Going far beyond traditional recycling, the circular economy is, according to the Ellen MacArthur Foundation, based on three fundamental principles: designing out waste and pollution, keeping products and materials in use and regenerating natural systems. “Only recycling is not a long-term solution. We need to completely modify business models and value chains,” says Christian Tock, Director Sustainable Technologies at the Ministry of the Economy. “It is all about innovation on the product and business model levels to address the inherent flaws of the linear economy.”
National governments and international organisations are well aware that the circular economy is crucial for reaching climate targets and accomplishing the UN’s sustainable development goals, and the topic is integrated in main strategy documents. The consciousness and interest of the business sector is also growing across the world. Slovenia, Norway and Taiwan, for example, are home to privately run clusters consisting of companies that have taken the initiative to join forces in their efforts to become circular.
Circular economy hot topics
A Luxembourg delegation with participants from the Ministry of the Economy, the Chamber of Commerce, Luxinnovation and private companies visited two major international events in October, the World Circular Economy Forum in Japan and Circular Economy Hotspot Scotland. Luxembourg hosted the 2017 edition of the latter. The delegation’s aim was to explore the latest trends in the field and detect new opportunities for Luxembourg companies.
“Putting design at the very beginning of the production process to ensure that products can be reused or remodelled is a main topic,” explains Georges Schaaf, Head of Sector Development – CleanTech & Manufacturing Industry at Luxinnovation. He also mentions the need for education, both for young people and for company staff that can detect opportunities to optimise industrial production processes. Sustainable construction and green finance are two key areas where Luxembourg is already well ahead. “We also discussed the influence of consumers if they are willing to change their behaviour,” he continues. “They can have a huge impact on developing circular food systems that considerably reduce today’s huge level of foodstuffs waste, for instance, or contribute to decreasing the use of plastics.”
The corporate world is central, however, to make the circular economy become reality. Delegates at the World Circular Economy Forum looked into circular business models such as circular supply chains, sharing platforms for the collaborative use of or ownership of equipment, and “products as services”. This is a model where the retailer sells product performance rather than the product itself, while retaining the ownership and the ability to use it elsewhere, when it is no longer needed by the first client. Product life extension though repair, maintenance, upgrading, resale and remanufacturing is yet another sustainable model.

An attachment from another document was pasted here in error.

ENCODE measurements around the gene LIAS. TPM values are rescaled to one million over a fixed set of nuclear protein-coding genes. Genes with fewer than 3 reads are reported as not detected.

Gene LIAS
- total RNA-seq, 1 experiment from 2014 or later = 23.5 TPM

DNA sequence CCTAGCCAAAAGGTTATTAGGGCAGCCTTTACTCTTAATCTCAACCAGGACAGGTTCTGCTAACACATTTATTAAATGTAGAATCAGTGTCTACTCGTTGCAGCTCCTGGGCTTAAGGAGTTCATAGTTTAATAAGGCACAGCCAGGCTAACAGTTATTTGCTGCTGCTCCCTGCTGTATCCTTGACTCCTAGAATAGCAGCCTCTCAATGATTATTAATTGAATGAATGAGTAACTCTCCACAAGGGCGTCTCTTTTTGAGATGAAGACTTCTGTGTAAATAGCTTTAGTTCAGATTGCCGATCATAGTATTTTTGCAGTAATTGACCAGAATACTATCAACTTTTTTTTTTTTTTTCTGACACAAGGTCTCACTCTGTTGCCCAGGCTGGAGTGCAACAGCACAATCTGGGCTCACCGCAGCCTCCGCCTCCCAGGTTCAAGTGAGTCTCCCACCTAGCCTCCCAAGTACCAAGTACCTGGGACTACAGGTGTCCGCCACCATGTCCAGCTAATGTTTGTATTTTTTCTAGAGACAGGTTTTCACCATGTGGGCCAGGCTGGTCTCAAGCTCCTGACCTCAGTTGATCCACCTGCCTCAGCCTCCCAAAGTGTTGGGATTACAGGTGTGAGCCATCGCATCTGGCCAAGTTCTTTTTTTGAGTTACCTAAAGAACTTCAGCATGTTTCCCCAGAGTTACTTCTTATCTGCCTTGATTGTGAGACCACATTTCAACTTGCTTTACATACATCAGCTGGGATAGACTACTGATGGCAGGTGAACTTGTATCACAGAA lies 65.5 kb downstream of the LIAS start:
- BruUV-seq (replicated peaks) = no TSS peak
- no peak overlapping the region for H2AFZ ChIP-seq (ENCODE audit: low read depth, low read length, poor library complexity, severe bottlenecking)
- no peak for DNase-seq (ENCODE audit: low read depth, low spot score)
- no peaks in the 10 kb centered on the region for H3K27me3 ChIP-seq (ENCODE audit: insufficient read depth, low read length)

The circular approach makes economic sense: it strengthens our competitiveness and allows us to develop new skills and services.
“The circular approach makes economic sense: it strengthens our competitiveness and allows us to develop new skills and services,” says Dr Tock. “Luxembourg has come a long way and is among the best in class in Europe, but we still need to ramp up our efforts if we really want to make a difference.”
What is then the role of the public sector? “Authorities can define a long-term vision as well as a strategic and legal framework that will give companies the security they need to invest in circular models,” says Mr Schaaf. “They can also provide opportunities for innovating and developing new products and services by integrating circular aspects into public procurements, something that is already done in Luxembourg.” In addition, he points to the ongoing circular pilot testbed in Wiltz, which allows putting new methods and business models into practice.
The ministry and Luxinnovation both support the Luxembourg EcoInnovation Cluster that encourages collaboration between companies and research centres with a focus on sustainable living and clean technologies. With support from the ministry, Luxinnovation has also launched the Fit 4 Circularity programme that facilitates and accelerates companies’ transition to the circular economy and helps them capitalise on business opportunities in this field. “Our strong background in business-related services like accounting, finance, insurance and so on is a solid basis for developing new services for the circular economy,” says Dr Tock. “There is still a long way to go, but we need to get there.”